200723100 - UPA Entiat Subbasin Riparian Enhancement Program
Sponsor: Chelan County Conservation District (SWCD)
Budgets: FY07: $71,053 | FY08: $82,257 | FY09: $82,257
Short description: Riparian projects are being proposed in the Entiat subbasin to benefit Upper Columbia spring Chinook, steelhead and bull trout. Funding is requested for Tillicum Creek Fence and potential programmatic riparian projects.
Final Council recommendation (Nov 2006)
Funding category: Expense
Recommended budgets: FY07: $83,333 | FY08: $83,333 | FY09: $83,334
Comment: ISRP fundable qualified: Use increase in funding to more fully develop the plans as per the ISRP comments to complete the assessments, evaluation of livestock exclusion alternatives, and monitoring plans. Review with Bonneville during contracting. Bonneville should address comment about Tillicum Creek fencing costs during contracting.
ISRP final recommendation: Fundable in part
The Tillicum Creek fencing is justified, with conditions. The programmatic section is not justified until assessments and thoughtful plans are available. The ISRP therefore recommends that base funds be provided for completion of the assessments, evaluation of livestock exclusion alternatives, and monitoring plans. This proposal is to construct 0.7 mile of pole fence, off-channel stock watering facilities, and about 0.1 mile of riparian tree plantings along three sites on Tillicum Creek, Indian Creek and Mad River. The goal is to exclude sheep from the riparian zone and channels at a time when steelhead, salmon, or resident trout are spawning or rearing. The proposal does not estimate how many steelhead or Chinook actually use the areas for which fencing is planned, but there is no question that sheep grazing has damaged riparian vegetation, although stream temperatures have not reached hazard thresholds. Additional fine sediment has been attributed to streambank damage, but the percent of fine sediment in spawning gravels has not been measured so the extent of current damage to spawning areas cannot be determined with precision. The fence-building objective is clearly explained, but the proposal suggests no biological or habitat performance metrics for judging project effectiveness. The buck and pole fence is more visually and environmentally appealing than a wire fence, but it is being proposed for an area that has a history of severe fires, and this fence type is highly vulnerable to wildfire damage. Since the fencing work will consist of three segments, it is possible that livestock could reach the streams through an area that is unfenced if the herd is not continuously monitored. The cost of this approach also creates concerns for the more general programmatic proposal in that few miles of riparian area could be fenced under the program if fencing costs over $80,000 per mile as it does in the Tillicum Creek project. Another possible issue with the programmatic element of the project was the indication that bank stabilization would be considered as one of the treatments. Bank armoring may be an appropriate restoration technique in some cases, but it has been greatly overused and is a prime reason why some rivers have become disconnected from their floodplains. Bank armoring projects should receive thorough review before implementation. Riparian monitoring will be limited to periodic photos. Fish population response will include presence/absence surveys and redd counts. It will be difficult to document population-level responses to this project with only one-year pretreatment data. Monitoring the recovery of riparian vegetation to sheep exclusion through vegetation surveys would yield valuable information on the fence’s effectiveness.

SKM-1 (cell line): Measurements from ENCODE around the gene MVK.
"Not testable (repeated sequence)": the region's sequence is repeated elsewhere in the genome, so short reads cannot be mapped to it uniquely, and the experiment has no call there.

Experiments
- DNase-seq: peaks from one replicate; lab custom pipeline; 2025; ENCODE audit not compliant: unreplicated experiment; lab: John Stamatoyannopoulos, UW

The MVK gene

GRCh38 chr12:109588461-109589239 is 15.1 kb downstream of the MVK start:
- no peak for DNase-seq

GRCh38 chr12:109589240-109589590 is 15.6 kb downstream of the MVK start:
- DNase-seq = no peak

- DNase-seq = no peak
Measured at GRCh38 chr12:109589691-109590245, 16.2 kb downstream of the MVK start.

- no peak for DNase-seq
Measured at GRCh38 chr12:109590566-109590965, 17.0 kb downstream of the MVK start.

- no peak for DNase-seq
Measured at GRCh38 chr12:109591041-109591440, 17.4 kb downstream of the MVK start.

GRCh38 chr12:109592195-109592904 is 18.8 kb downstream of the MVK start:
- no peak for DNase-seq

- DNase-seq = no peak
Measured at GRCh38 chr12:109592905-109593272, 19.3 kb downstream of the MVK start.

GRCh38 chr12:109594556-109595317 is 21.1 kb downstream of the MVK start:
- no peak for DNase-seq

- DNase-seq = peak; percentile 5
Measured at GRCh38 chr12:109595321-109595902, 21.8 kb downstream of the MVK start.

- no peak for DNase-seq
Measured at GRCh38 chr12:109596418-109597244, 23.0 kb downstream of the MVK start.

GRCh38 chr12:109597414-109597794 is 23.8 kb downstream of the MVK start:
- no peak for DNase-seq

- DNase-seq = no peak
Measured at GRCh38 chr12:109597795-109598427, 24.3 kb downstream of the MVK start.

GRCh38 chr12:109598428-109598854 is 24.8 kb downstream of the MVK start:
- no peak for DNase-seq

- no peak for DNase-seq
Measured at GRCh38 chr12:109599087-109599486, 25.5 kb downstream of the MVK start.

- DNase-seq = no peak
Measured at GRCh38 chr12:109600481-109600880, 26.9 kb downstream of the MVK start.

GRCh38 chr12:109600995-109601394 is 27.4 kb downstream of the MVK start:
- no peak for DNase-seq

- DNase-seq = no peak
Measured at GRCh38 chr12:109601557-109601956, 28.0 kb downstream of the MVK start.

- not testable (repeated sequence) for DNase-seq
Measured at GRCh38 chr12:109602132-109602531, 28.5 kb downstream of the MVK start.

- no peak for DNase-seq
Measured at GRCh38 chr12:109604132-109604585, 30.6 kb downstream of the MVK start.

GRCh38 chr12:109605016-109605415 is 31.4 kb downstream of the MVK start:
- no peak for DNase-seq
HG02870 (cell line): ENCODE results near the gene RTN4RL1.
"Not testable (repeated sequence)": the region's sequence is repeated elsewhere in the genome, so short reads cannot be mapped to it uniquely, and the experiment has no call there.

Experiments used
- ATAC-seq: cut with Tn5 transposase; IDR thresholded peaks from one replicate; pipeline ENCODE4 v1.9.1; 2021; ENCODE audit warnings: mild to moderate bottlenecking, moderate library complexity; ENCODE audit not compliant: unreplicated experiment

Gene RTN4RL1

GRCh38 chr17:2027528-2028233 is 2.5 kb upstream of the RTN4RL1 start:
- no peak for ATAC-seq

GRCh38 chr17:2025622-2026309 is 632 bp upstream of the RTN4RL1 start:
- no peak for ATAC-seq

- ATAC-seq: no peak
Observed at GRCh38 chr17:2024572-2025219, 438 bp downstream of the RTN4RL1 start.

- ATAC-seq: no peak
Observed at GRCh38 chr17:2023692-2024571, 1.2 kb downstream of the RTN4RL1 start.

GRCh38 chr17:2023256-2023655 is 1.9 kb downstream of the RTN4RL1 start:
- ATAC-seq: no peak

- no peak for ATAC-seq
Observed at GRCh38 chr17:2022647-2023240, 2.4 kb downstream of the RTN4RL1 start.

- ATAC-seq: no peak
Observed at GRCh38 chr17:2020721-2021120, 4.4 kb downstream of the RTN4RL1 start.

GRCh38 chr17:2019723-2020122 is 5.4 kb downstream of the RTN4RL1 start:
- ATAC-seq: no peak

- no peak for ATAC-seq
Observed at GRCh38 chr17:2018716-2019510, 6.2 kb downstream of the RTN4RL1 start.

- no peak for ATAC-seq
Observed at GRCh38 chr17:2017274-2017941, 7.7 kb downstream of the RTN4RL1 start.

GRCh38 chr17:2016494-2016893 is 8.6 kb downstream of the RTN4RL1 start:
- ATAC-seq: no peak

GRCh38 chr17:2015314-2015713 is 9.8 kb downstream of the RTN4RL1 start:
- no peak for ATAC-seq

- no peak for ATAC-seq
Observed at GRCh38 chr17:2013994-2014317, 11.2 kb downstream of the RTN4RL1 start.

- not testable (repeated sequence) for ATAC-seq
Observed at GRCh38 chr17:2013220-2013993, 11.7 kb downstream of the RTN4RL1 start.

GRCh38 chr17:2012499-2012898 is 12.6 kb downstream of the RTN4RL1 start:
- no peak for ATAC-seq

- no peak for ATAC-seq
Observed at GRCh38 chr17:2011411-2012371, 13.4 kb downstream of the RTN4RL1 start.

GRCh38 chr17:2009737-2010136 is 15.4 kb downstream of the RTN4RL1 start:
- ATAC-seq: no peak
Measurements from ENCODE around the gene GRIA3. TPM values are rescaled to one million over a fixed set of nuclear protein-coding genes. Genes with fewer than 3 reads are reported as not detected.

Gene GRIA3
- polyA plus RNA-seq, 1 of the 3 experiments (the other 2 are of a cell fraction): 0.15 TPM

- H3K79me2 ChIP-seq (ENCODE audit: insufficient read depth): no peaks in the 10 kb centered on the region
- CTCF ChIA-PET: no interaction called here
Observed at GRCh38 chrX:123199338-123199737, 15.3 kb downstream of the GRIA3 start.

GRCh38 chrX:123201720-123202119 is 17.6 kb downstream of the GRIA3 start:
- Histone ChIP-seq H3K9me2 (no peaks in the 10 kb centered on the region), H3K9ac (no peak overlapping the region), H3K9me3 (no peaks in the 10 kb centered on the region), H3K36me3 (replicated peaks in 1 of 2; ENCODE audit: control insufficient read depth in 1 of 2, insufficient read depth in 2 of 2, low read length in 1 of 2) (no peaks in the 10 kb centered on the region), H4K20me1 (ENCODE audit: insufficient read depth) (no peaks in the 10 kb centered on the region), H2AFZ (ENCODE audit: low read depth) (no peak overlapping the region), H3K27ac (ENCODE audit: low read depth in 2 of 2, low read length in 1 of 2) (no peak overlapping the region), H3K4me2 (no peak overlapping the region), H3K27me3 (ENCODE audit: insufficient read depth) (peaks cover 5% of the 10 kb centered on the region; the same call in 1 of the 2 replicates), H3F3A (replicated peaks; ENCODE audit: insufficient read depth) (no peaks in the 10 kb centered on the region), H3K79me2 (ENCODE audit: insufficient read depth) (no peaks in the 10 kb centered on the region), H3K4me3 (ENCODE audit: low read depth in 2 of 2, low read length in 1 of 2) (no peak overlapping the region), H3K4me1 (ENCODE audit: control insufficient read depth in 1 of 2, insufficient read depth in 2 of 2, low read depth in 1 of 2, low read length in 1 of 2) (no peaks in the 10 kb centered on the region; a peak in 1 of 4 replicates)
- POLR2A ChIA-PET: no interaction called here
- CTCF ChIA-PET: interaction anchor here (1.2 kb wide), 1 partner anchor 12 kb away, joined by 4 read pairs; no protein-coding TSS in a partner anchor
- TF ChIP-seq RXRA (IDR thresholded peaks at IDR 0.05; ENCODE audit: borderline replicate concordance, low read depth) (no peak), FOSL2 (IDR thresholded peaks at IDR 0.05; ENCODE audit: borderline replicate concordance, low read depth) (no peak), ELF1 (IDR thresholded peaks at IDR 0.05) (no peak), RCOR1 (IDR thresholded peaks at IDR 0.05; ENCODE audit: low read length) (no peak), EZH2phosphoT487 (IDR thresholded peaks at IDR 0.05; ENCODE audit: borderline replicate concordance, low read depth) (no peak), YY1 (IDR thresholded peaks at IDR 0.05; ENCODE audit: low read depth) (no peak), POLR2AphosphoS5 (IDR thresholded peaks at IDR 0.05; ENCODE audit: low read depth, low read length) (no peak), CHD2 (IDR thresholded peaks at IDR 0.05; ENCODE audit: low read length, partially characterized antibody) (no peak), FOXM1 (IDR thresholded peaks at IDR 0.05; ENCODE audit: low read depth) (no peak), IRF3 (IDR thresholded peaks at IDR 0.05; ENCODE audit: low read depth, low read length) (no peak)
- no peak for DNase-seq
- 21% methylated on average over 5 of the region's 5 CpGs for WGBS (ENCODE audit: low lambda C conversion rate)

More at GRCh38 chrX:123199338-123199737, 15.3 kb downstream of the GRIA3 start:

Response loop edit
See the sponsor's revised proposal from the response loop. You'll be taken to CBFWA's proposal system in Section 10 where most sponsors uploaded revised narratives or other responses to the ISRP comments.
State/province recommendation: Washington
Review group: Washington list
Recommended budgets: FY07: (n/a) | FY08: (n/a) | FY09: (n/a)
Comment: See Washington guidance